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Georgia Tech Group Studies RFID Impact on Medical Devices

Broadcast and wireless communications facilities are designed to minimize the RF power density in uncontrolled areas. However, the equipment that reads the increasingly popular RFID tags (those large loops on either side of the exits at many stores or panel antenna in “EzPass” lanes at toll booths) must illuminate the tag with RF in order to read it. The amount of RF used to read the tags is small, but there is concern it could interfere with the operation of medical devices.

RF safety expert Richard Strickland has noted cases where these devices interfered with pacemakers. You may be surprised to learn that there is currently no published, standardized, repeatable methodology that RFID equipment or medical device manufacturers can use to assess the impact electromagnetic interference on these devices.

The Georgia Tech Research Institute recently began developing testing protocols for RFID technology in the health care setting. AIM Global, the international trade association representing automatic identification and mobility technology solution providers is overseeing test protocol development.

“A comprehensive set of test protocols, which are sufficiently precise to permit repeatable results, is required to understand if there is an interaction between various types of RFID systems and active implantable medical devices, electronic medical equipment, in vitro diagnostic equipment and biologics,” said Craig K. Harmon, president and CEO of Q.E.D. Systems and chairman of AIM Global's RFID Experts Group. “Only after the protocols are developed will we be able to investigate the cause of any interactions, the result of any interactions, and ways manufacturers might eliminate or mitigate interactions.”

The director of the Georgia Tech Research Institute’s Medical Device Test Center, Ralph Herkert, observed that no since no two medical devices are constructed in the same manner, their response to external electromagnetic fields can be quite different.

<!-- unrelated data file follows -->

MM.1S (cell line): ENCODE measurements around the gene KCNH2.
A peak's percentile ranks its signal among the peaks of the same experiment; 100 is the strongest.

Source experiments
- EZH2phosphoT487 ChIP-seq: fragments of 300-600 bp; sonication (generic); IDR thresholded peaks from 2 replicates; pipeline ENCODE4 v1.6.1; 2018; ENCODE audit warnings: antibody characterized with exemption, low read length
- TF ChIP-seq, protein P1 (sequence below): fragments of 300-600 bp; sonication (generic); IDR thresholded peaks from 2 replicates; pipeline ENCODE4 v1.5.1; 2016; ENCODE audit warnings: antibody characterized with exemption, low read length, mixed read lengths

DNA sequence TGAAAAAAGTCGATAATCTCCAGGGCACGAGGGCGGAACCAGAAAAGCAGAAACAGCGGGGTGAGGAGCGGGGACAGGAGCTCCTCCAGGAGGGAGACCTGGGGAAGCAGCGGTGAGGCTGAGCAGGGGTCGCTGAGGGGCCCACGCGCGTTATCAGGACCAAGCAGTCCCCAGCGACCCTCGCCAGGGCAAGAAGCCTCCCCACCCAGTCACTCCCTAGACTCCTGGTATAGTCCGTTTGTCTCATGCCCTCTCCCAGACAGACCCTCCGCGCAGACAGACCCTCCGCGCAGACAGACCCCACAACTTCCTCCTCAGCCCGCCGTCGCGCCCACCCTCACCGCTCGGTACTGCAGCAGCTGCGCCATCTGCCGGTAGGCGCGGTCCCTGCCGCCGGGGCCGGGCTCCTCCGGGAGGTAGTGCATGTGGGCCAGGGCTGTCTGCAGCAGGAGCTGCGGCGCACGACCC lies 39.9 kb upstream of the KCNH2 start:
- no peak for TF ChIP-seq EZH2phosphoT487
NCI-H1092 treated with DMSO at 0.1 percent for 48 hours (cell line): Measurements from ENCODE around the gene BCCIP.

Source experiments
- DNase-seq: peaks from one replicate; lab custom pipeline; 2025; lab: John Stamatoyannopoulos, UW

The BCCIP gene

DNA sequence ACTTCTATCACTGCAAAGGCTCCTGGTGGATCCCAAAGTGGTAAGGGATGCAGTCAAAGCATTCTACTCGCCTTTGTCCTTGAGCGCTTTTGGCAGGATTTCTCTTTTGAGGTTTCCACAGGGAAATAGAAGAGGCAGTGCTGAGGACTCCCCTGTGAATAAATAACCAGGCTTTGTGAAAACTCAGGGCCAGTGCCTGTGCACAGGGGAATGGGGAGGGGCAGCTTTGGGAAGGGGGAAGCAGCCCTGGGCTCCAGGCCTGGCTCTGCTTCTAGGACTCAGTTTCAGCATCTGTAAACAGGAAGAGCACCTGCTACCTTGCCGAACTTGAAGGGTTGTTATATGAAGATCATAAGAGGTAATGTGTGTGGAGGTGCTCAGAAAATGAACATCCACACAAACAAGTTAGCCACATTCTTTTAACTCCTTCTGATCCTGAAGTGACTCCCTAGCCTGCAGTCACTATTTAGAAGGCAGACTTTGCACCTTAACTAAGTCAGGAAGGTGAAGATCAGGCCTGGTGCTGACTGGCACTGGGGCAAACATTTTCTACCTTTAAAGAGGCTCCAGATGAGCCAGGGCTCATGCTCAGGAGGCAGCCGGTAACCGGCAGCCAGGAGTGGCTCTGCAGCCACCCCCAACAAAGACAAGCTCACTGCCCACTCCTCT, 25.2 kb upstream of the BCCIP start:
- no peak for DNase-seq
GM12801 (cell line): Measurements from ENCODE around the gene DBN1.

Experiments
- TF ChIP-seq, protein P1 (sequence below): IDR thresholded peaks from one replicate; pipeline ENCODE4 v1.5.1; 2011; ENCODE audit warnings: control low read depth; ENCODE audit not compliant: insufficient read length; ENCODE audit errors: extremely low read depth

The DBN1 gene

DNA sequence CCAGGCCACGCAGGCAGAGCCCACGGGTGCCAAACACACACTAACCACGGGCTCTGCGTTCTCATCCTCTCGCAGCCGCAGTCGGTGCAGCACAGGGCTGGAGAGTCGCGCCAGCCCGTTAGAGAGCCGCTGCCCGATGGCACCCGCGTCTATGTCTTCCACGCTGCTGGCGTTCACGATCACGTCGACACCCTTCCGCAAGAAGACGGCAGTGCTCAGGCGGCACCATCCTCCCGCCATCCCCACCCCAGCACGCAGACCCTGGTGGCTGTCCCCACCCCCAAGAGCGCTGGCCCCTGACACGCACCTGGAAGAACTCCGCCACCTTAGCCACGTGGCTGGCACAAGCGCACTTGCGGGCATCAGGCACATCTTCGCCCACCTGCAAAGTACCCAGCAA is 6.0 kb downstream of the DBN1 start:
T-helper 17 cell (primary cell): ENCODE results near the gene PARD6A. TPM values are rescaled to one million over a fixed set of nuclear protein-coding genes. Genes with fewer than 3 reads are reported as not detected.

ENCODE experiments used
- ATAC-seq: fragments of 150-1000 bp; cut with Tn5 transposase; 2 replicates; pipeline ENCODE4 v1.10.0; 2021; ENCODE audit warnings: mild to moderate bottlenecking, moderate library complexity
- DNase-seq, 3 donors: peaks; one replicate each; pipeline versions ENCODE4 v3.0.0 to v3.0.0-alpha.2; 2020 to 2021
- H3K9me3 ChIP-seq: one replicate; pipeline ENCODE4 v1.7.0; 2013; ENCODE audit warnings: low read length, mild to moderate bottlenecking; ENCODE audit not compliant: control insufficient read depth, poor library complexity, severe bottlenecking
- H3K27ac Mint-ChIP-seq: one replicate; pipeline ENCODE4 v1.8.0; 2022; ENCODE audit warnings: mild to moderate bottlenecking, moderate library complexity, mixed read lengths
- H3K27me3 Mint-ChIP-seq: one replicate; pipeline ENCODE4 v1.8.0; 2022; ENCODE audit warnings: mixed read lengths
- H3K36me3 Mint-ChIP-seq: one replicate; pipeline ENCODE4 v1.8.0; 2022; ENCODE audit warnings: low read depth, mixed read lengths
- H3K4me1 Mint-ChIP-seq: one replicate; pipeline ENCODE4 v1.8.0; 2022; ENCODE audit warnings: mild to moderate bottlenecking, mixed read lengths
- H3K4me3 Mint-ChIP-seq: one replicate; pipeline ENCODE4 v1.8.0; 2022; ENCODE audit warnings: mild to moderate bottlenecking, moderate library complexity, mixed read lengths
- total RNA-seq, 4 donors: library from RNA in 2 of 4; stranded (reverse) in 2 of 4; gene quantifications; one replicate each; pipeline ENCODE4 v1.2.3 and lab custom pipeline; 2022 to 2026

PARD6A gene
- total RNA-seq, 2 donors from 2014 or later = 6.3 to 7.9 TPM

“The internal components, firmware and hardware of every company’s devices are different, meaning that each device can respond differently to the same electromagnetic environment,” Herkert said. “Since there have been various preliminary tests and publications from different organizations indicating that there may or may not be issues with RFID system environments and these devices, it is important to standardize the way to test such devices.”

More information is available in the Georgia Tech Research news release.

As Richard Strickland points out in his RF Safety seminars, broadcasters need to be aware that RF can interfere with medical devices and take steps to make sure employees and visitors using medical devices are not harmed. Do you know which employees use medical devices that could be affected by RF? Here’s another tip: should you see someone collapse when walking between the RFID loops at store, the first response should be to pull them away from the loops.

Doug Lung is one of America's foremost authorities on broadcast RF technology. He has been with NBC since 1985 and is currently vice president of broadcast technology for NBC/Telemundo stations.